where $$(i, k)$$ indexes the i-th system and the k-th repetition, $$u^{i,k}$$ is the selected control, $$Z_d^{i,k}(t)$$ is the noiseless response process and $$y^{*,i, k}$$ is the target. More details are available in the white paper

The 12 data-generating systems are split into validation and test systems. The validation loss which is available on a public leaderboard during the competition is therefore based only on a subset of the 12 systems. This subset remains the same throughout the competition. The test loss determines the final ranking of submissions.

### Baselines

The three baseline methods included on the leaderboard are the zero baseline, the starter kit baseline, and the random forest baseline.

#### Zero baseline

This baseline simply sets the control input to the zero vector for every system and initial condition.

#### Starter kit baseline

The starter kit baseline is provided in the Jupyter notebook example_participant.ipynb which can be found in the starter kit.

#### Random forest baseline

This baseline pools the data, that is, ignores which system generated the data. It then fits a random forest to predict how the target process behaves towards the end of the observation interval using the U-variables as predictors. Using the fitted model, for each new initial condition a control input is chosen by optimizing an approximation of the loss function.

## Track ROBO

The following describes the data used for Track ROBO.

The training data and starter kit can be downloaded from the CodaLab competition site after registering for the competition. Initially, there are two files available during the Trial Phase. The Trial Phase systems and data are different from the systems used for the Validation, Selection, and Final Phase. For the Validation Phase, new training data and an updated starter kit are made available.

### Data structure

The validation phase training data zip file contains

• (system name)_i.csv, for i = 00,01,…,49, and
• systems.

These files contain the training data for this track. There is a total of 24 systems (each with 50 CSV-files). Each csv file contains observations of a trajectory observed discretely and the applied controls. The controls are piecewise constant.

The systems file containes the 24 systems’ identifying names. The names end in beetle (rotational 2-link robot), bumblebee (prismatic 2-link robot), or butterfly (rotational 3-link robot) and the prefixes may codify some closeness / similarities between the different systems.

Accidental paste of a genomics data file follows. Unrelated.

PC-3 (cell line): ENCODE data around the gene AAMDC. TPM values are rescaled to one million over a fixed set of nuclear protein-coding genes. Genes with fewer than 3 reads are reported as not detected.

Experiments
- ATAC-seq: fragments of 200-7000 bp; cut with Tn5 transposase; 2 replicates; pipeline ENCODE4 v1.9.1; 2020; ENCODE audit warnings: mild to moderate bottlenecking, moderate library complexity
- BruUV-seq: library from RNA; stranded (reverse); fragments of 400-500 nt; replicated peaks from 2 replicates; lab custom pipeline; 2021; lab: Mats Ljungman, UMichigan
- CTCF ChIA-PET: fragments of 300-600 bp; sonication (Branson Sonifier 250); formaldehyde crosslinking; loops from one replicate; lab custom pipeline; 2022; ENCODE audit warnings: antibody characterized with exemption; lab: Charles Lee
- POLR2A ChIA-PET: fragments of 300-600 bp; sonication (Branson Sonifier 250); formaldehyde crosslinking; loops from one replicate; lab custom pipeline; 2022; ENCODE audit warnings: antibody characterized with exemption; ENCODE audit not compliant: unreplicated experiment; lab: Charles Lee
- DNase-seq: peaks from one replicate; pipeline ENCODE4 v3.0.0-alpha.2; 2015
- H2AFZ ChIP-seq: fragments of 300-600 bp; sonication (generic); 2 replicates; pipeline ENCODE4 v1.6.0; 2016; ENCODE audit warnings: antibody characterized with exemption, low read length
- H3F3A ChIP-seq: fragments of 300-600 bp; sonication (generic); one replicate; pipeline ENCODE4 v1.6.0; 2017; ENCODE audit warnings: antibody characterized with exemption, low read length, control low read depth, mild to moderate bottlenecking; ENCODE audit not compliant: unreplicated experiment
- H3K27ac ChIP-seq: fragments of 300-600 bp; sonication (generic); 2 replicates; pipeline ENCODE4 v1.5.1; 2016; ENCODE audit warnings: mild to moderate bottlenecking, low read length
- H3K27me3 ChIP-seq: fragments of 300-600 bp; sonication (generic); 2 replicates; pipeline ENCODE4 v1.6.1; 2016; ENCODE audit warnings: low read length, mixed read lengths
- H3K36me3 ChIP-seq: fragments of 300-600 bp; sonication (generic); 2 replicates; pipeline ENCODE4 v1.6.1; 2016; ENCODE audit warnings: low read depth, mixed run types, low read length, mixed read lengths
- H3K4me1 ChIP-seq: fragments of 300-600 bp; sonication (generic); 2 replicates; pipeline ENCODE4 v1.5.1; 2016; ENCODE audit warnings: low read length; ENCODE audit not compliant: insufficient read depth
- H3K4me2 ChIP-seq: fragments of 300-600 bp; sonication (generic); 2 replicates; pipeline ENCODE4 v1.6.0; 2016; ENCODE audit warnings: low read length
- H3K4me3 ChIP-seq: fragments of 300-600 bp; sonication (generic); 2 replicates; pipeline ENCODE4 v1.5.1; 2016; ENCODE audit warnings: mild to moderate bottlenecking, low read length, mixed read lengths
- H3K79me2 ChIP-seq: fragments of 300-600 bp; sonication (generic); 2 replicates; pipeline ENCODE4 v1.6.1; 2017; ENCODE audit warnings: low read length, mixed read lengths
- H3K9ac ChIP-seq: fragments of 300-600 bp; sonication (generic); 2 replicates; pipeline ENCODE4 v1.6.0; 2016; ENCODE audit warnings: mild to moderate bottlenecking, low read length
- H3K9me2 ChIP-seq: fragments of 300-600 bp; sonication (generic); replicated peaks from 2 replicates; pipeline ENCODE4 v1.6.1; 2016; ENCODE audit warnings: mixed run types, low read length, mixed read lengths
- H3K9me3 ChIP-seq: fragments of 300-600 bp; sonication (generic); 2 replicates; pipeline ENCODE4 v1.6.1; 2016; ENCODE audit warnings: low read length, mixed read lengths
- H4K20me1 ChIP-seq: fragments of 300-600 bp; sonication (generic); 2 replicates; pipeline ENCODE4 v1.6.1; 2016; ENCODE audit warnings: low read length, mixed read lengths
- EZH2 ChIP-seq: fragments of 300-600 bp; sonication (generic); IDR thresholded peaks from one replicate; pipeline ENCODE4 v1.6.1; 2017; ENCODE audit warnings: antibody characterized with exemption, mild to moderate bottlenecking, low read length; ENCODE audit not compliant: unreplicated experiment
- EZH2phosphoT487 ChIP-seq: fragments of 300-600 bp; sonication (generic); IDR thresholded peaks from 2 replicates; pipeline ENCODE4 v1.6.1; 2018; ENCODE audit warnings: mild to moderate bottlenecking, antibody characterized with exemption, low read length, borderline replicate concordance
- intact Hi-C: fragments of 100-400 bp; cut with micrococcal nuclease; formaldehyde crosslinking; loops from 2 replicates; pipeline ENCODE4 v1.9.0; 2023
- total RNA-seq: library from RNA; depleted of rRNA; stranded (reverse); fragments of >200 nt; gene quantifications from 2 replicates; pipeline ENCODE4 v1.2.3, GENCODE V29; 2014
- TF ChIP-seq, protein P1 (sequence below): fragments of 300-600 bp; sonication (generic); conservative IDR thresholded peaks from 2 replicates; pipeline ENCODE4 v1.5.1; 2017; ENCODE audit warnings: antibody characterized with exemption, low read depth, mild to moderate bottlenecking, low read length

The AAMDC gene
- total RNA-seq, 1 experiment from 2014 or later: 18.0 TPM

Each CSV-file has the following structure (the number of variables and control variables varies between systems):

ID System t X Y X1 Y1 dX dY dX1 dY1 U1 U2
x x x x   x x x x x x
x x x x   x x x x x x
x x x x   x x x x x x

Above only the first three rows of data are shown – each file contains 201 rows in total (not counting the header with the column names). The ID variable is only for internal use and can be ignored by participants. The System variable states the name of the system that generated the observation. Each line contains an observation of the system (and its derivatives) at a time point (t). Specifically, it contains variables, X, Y, Xi, Yi, dX, dY, dXi, dYi, Uj for i = 1,...,d and j = 1,...,p where d and p depend on the system. The variables Ui contain the control impulses that were applied to the system. Note that the applied control input is piecewise constant, see the white paper for more information. The target trajectories corresponding to the training data is not available to participants.

### Submission

The starter kit contains an example submission that you can use to design your own submissions. Importantly, the example_submission.zip contains a file controller.py. The method get_input in this file computes the next control input at each time point t=0.00, 0.01, 0.02, ..., 1.99 based on the current state and position of the robot, and the target position for the next time point t + 0.01. The implemented method is a placeholder that returns an input of correct shape. Replace the method with your own controller (and possibly instantiate system specific controllers/parameters in __init__ based on the system name), pack metadata, start.sh, controller.py, wrapcontroller.py into one zip file, and submit it to CodaLab.

#### Details on Submission

Below we sketch the procedure of controller evaluation, which helps you to better interpret the logs and design your own controller environments to fit your needs. If any of the steps below fail, the submission will be marked as failed on codalab and the submission does not advance to the next step.